After about ten minutes, some of the cars are attempting to forge a crossing down the steep incline next to the bridge. We get out to watch for a bit, as it becomes pretty amusing to see the cars and rickshaws speed down the hill fast enough to propel themselves up the other side. Most of them fail, and it starts looking like a demolition derby. After that gets old, we go back to the car -- nothing for us to do but kick back and relax. We get out our books to read. In the meantime, we’ve attracted a crowd – mostly young men – who are pressing their faces up to the windows of the car to stare at us. At first I smile at them, but I get flat stares back. We decide to ignore it, but after about twenty minutes or so it starts grating on our nerves and I motion for them to scram. That doesn’t work, so I start shouting, “Go away!” Again, no effect. DD hangs her jacket over her window, but it does nothing to dissuade them – they just move to the other side of the car and start peering in through the windshield. I have no idea what makes us so intriguing – we’re doing nothing! Ok, yeah, we are light-skinned, but even that can’t be so interesting after a while! Thank goodness the driver comes back and tells the kids to scram.

    Eventually, a giant crane works its way through the mass of accumulated traffic to the bridge and frees the trucks. We’re finally back on our way to Khajuraho.

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    You didn't see the Taj? I am so so sorry for you, when I first saw it in 1991 I just sat there and thought "If I never do anything else I will be happy just to sit here and look at this."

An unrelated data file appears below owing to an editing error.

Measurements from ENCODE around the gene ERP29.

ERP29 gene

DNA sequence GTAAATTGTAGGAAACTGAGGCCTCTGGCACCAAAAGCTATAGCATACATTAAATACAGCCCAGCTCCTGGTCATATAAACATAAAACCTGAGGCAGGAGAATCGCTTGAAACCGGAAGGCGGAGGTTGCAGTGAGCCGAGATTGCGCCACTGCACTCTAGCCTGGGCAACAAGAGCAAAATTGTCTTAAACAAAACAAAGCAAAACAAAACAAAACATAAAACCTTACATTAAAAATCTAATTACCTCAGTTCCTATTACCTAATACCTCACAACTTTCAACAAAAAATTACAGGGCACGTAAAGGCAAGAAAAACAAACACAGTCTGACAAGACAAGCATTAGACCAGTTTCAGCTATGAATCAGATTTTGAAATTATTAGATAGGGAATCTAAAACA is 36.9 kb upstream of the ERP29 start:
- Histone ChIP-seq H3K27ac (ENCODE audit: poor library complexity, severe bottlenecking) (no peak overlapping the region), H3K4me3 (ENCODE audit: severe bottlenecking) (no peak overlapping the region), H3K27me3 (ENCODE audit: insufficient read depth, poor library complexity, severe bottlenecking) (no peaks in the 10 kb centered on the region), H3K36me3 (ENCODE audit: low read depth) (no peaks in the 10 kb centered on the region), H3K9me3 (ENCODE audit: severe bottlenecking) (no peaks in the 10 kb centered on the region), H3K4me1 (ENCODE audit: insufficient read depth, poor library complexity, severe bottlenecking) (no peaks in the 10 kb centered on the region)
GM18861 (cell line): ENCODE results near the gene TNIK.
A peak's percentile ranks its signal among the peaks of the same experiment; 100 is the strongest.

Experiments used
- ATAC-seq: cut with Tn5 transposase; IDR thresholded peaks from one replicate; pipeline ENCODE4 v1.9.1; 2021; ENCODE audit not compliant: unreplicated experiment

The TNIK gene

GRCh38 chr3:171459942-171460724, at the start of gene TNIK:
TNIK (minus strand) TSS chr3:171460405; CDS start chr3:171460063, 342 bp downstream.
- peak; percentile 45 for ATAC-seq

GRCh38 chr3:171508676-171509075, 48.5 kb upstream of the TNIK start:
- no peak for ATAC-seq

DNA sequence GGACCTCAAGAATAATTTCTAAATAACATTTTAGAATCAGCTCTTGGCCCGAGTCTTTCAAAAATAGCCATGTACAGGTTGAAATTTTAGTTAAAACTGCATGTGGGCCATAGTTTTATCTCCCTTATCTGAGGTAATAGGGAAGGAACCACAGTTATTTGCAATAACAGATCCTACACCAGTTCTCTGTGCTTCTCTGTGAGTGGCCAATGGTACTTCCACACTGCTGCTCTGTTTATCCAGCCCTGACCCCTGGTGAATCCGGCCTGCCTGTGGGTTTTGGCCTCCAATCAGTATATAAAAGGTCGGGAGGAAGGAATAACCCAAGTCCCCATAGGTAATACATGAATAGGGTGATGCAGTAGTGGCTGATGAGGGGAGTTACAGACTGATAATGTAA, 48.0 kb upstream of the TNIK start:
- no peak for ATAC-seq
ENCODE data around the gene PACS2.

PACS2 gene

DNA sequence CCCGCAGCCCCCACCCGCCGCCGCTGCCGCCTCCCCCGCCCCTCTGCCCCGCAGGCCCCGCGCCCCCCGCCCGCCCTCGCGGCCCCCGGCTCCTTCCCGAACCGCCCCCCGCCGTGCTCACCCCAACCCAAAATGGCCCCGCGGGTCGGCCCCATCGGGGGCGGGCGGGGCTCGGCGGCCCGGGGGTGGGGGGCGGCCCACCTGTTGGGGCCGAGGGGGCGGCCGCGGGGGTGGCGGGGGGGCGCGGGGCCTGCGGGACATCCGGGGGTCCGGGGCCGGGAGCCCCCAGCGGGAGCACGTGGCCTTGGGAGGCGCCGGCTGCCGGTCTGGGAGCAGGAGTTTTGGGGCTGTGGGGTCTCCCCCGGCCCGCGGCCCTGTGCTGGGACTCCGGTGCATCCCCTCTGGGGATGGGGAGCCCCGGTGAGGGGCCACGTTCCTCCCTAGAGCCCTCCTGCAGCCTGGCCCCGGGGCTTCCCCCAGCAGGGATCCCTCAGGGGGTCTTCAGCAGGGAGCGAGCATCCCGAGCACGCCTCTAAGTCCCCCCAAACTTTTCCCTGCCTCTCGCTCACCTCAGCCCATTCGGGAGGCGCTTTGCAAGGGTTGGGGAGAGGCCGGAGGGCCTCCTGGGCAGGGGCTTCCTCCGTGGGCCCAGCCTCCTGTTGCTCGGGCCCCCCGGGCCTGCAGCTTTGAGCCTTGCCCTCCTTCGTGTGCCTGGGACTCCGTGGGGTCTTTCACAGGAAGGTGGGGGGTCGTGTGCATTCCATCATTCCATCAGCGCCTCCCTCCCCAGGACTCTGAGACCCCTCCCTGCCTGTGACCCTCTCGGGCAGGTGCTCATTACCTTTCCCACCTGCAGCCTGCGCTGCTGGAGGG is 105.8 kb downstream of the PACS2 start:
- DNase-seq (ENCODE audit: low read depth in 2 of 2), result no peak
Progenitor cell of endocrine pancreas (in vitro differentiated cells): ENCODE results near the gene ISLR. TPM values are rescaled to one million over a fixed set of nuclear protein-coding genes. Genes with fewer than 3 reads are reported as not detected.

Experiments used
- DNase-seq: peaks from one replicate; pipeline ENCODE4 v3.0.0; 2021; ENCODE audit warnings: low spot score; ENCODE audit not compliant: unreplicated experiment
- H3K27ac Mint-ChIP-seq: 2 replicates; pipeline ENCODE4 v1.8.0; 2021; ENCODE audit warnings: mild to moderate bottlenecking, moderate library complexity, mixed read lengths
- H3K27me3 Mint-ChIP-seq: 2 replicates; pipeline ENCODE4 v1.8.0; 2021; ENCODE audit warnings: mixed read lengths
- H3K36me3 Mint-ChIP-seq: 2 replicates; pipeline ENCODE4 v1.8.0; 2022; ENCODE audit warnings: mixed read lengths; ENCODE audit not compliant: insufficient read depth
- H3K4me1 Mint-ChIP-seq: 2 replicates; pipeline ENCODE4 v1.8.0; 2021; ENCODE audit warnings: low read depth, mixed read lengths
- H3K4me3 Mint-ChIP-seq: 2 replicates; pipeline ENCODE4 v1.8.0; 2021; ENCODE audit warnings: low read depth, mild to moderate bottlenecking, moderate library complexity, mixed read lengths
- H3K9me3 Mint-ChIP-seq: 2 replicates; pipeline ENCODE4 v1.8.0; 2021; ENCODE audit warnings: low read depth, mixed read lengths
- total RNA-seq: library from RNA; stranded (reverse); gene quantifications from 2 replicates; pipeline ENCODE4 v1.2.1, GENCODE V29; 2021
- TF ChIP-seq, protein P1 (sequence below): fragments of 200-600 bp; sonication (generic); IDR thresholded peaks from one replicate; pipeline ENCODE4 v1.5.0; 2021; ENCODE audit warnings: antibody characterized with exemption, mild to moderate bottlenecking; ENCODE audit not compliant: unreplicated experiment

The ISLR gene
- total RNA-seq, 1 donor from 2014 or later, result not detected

To come so far and not to see it must mean that you are fated to go back to see it.

    Loving your report!

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    Thanks Wayne! I very much appreciate your encouragement. I'm glad you found my report.

    Yes, Tangata, it really was a disappointment to not be able to gaze on the Taj -- especially after seeing so many famous photos of it, but we appreciated being there anyway. Maybe one day we will return.

    msmango: Your trip is getting so close now!!! I wish it was me. I can't wait to read your trip report when you get back.

    Thanks also to you owlwoman and Marija, especially for keeping me motivated. Ya'll are wonderful.

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    Khajuraho: Temple tales and a Christmas story.

    The exotic temples at Khajuraho are quite impressive – well worth the time and effort to get here. We start at the western group – the largest and most spectacular of the three temple groups. We hired a guide for a short tour only, as I find that once I get to a certain saturation point, having a guide along gets irritating and I just want to meander on my own. DH also hired the audio-guide, which he says is skippable.

    Sanjay, our tour guide, gives us the background of the Chandela dynasty, an explanation of the architectural aspects, and he also points out some of the more interesting carvings and their, ahem, details. In reality, the temples are a great mystery and the meaning behind the erotic sculptures (which account for only about 10% of the temple carvings) is unclear. In spite of that, as we wander around the complex and eavesdrop on other guides, we hear all sorts of explanations, including iterations of the following: